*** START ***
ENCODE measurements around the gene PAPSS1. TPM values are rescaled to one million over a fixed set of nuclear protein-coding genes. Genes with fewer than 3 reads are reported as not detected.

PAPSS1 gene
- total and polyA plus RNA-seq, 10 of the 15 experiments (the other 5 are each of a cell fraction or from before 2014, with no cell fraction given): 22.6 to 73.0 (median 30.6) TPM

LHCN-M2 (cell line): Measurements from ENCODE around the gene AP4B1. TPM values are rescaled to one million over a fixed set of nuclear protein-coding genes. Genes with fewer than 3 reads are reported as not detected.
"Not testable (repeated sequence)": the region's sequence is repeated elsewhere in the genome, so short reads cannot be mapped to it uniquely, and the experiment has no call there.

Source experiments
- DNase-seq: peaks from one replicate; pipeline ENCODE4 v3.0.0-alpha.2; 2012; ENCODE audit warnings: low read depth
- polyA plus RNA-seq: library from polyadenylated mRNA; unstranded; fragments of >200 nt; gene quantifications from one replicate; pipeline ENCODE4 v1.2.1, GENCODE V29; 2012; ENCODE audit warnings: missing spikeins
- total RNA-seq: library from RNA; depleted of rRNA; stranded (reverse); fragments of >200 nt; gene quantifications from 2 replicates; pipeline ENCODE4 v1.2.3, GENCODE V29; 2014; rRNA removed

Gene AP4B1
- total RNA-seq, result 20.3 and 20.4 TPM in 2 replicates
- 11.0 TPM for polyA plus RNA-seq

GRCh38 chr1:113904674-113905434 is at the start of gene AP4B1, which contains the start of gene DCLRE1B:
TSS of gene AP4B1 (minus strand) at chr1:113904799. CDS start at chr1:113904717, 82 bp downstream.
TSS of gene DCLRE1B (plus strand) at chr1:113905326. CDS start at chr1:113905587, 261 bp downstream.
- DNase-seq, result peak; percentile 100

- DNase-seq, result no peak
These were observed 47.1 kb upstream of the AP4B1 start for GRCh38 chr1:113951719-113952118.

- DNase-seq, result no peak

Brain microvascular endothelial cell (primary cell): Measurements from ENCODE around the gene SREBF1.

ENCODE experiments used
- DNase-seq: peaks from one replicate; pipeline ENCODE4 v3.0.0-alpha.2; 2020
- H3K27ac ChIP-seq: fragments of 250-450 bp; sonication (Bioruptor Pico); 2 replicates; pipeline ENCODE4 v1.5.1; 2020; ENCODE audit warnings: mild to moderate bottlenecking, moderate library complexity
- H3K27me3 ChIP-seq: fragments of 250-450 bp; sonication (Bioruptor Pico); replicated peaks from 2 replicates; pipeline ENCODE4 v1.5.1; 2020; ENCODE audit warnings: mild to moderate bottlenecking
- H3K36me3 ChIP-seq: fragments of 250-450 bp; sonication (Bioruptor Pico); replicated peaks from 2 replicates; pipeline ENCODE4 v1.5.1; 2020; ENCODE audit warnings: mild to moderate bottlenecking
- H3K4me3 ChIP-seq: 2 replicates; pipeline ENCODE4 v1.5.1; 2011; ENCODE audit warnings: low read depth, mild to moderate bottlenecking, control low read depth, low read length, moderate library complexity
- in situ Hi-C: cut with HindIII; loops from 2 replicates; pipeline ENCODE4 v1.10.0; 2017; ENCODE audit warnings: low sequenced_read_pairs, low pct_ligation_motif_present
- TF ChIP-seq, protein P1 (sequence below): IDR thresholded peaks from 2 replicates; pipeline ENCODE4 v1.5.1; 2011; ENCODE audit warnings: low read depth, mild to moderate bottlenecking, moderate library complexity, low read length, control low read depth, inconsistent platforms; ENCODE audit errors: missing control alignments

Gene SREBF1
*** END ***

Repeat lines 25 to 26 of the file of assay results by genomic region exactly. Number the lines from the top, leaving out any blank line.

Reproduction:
- H3K36me3 ChIP-seq: fragments of 250-450 bp; sonication (Bioruptor Pico); replicated peaks from 2 replicates; pipeline ENCODE4 v1.5.1; 2020; ENCODE audit warnings: mild to moderate bottlenecking
- H3K4me3 ChIP-seq: 2 replicates; pipeline ENCODE4 v1.5.1; 2011; ENCODE audit warnings: low read depth, mild to moderate bottlenecking, control low read depth, low read length, moderate library complexity